The retail industry wants the Government to reform how employees are paid in the retail sector, saying drastic changes are needed if the industry adopts customer calls for seven day trading and more flexible hours.
The calls come alongside recommendations contained in last week’s report from the Productivity Commission for the Government to review flexibility in the retail workplace and how it can be improved.
Australian Retailers Association executive director Russel Zimmerman says the industry wants far more flexibility in how employees are paid – specifically for workers who aren’t operating within a traditional working week.
“Currently, under the award, if you’re working on Wednesday through Sunday, you get weekend penalty rates for the last two days on the weekend,” he told SmartCompany this morning.
Get daily business news.
The latest stories, funding information, and expert advice. Free to sign up.
“We feel that we don’t necessarily need to pay penalty rates unless it’s overtime or if an employee works beyond the five days contained in their work week.”
The report certainly recommends the Government look at how current workplace relations policy could be holding the industry back.
“The industry remains relatively award reliant and many employers and their employees appear not to have adequately taken advantage of opportunities to examine how workplace practices might be improved,” the report stated.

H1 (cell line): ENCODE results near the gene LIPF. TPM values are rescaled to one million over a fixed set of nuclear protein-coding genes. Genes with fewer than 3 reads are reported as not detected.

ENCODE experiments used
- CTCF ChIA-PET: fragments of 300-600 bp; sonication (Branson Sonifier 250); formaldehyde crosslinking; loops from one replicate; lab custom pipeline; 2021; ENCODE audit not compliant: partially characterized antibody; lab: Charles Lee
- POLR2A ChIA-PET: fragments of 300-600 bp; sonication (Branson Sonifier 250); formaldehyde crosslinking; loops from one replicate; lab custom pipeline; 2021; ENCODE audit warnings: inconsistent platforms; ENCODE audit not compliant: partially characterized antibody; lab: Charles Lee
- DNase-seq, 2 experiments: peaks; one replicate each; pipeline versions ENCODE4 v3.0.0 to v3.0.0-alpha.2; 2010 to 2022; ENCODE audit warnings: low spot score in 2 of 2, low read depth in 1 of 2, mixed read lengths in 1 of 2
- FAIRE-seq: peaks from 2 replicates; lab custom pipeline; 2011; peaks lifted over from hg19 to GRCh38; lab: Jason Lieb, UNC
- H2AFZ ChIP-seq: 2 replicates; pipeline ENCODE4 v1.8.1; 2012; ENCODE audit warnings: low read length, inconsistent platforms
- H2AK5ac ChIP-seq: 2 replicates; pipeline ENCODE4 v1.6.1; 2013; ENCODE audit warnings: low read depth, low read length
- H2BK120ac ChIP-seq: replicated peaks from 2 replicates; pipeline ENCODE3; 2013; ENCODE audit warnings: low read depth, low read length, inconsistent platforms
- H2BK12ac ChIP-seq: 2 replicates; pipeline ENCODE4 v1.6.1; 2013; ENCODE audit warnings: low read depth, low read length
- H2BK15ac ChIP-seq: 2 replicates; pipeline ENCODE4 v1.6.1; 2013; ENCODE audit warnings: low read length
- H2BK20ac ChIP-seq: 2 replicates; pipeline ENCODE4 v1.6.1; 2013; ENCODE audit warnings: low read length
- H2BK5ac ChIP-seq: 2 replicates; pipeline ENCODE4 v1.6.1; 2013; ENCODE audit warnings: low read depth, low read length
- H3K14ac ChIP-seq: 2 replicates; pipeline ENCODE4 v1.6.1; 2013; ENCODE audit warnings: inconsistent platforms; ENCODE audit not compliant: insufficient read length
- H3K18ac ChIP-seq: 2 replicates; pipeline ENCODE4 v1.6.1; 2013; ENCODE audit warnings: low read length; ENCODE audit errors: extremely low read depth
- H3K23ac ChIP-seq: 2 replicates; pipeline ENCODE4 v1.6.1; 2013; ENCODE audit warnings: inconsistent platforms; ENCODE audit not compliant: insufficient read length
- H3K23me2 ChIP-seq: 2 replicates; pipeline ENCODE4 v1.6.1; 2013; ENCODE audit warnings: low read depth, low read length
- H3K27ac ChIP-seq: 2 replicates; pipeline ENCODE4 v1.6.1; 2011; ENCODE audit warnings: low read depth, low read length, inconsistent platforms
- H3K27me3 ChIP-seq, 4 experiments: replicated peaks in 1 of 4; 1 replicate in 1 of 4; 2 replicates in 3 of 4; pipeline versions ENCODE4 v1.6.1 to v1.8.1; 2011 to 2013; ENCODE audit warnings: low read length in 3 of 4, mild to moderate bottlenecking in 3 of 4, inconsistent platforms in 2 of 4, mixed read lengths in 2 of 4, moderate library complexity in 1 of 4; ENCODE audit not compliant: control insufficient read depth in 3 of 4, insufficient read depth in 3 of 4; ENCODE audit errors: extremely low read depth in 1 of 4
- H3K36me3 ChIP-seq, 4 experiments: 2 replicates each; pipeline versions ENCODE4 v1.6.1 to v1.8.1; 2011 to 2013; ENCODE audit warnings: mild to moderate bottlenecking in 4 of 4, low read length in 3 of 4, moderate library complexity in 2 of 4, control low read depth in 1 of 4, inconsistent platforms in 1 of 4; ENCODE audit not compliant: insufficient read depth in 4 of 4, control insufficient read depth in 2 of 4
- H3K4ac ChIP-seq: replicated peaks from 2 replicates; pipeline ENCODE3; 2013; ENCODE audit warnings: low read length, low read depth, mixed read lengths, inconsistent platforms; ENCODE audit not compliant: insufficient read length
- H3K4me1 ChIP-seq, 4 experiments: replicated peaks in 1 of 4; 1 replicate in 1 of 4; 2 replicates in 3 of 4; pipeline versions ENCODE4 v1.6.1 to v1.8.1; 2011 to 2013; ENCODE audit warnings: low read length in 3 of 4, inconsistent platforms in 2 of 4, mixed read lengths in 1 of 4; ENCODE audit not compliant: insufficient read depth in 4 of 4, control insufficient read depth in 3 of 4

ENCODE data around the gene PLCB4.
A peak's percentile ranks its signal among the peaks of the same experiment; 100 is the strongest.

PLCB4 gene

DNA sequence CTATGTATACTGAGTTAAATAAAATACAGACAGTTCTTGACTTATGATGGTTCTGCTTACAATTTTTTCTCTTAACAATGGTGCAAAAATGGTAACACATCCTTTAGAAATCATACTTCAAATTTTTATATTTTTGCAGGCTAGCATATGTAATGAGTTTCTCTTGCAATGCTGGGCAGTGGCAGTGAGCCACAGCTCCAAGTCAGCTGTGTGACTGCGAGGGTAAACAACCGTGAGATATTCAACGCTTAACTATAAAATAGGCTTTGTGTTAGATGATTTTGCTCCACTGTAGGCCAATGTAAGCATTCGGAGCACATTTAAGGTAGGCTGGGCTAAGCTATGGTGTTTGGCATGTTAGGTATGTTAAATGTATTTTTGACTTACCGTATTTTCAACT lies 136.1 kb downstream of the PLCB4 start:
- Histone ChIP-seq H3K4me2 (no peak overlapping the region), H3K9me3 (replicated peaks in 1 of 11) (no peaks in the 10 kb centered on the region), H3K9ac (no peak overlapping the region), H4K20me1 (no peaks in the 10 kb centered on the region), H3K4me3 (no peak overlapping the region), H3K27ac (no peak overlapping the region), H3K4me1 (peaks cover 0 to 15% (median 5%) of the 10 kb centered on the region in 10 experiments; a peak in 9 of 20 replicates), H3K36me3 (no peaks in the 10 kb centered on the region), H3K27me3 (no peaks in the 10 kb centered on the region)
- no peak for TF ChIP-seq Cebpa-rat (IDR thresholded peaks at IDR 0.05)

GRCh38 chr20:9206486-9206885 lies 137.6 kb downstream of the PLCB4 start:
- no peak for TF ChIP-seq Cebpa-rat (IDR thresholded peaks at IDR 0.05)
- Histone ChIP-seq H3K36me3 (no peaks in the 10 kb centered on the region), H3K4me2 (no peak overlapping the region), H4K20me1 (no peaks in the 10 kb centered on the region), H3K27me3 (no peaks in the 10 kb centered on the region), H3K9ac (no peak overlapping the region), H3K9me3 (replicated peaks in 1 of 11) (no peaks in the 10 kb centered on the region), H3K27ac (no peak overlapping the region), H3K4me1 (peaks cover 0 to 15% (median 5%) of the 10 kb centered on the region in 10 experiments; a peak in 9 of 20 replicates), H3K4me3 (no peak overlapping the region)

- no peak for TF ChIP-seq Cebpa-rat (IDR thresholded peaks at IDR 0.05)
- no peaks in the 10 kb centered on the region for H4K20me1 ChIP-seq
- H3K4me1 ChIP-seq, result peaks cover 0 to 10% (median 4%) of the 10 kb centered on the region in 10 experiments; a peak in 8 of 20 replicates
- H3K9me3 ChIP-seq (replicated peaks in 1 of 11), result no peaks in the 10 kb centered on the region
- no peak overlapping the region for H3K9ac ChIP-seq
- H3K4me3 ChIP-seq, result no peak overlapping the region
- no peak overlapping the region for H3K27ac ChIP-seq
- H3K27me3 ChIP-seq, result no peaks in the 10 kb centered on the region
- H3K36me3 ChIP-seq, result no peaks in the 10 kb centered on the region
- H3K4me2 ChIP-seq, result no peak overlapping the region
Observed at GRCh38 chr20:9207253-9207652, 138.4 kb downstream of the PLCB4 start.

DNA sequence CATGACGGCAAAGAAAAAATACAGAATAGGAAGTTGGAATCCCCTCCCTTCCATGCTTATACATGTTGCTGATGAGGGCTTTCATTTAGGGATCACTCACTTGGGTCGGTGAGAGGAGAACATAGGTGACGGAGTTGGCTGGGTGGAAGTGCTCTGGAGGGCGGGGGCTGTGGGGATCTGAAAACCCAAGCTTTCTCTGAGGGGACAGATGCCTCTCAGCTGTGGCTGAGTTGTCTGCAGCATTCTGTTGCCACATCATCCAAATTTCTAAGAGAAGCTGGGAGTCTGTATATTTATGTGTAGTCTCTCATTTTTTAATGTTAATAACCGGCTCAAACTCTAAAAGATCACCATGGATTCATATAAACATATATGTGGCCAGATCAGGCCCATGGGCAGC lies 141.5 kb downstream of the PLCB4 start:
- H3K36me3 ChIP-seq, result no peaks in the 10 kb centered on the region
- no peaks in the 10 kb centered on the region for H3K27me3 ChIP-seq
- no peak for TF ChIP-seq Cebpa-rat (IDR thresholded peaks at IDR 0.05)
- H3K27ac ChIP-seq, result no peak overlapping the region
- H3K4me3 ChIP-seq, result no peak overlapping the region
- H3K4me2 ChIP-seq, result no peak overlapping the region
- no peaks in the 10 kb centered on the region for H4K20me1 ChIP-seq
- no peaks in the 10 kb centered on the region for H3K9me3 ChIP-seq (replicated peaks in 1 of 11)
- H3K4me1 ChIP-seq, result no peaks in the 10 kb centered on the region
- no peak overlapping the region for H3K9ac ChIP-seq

“It is critical that employers, employees and unions work constructively to implement productivity enhancing workplace arrangements, including those focused on operational and trading house flexibility and improved customer service.”
The report also noted that employers are quite concerned about penalty rates, given wages are “growing at a faster rate than the prices of goods they sell”.
There are several problems with flexibility, the report argues, with many employers just passing on high labour costs to consumers, resulting in a higher shift to online sales. This is a key issue considering the industry is “high labour intensive”, with 70% of value added by workers.
The Commission has recommended the Government review all this next year. Zimmerman says such a review is necessary given customers are demanding more flexibility.
“They want retail open seven days a week, and there is a major call in some of the states to extend trading hours. But when we have a problem with that is when we work someone on a weekend, and they’ve already done 20 hours as part of their week.”
“We think there just needs to be a sensible debate from both sides – both employers and the unions.”
Another key issue, Zimmerman says, is that many businesses are confused over some aspects of pay.
“Under Fair Work there have been cases where you need to pay overtime for casuals working over 38 hours. However, there has been another ruling where that wasn’t the case. We’d just like some clarity.”
“Other issues we’d like to see fixed are the one and a half hour minimum shift for schoolkids. That’s in the basket waiting to be fixed up.”
The report says the Government should look at the context of the current system and should consider any options to allow the efficient negotiation of enterprise-based arrangements that can improve productivity.
“The first review of modern awards by Fair Work Australia, scheduled for 2012, is a further opportunity to address concerns that relate specifically to the operation of relevant retail awards.”
Zimmerman says the industry just wants the ability to compete.
“We’d like more clarity, and we’d like to see a lot more flexibility to give plenty of opportunity.”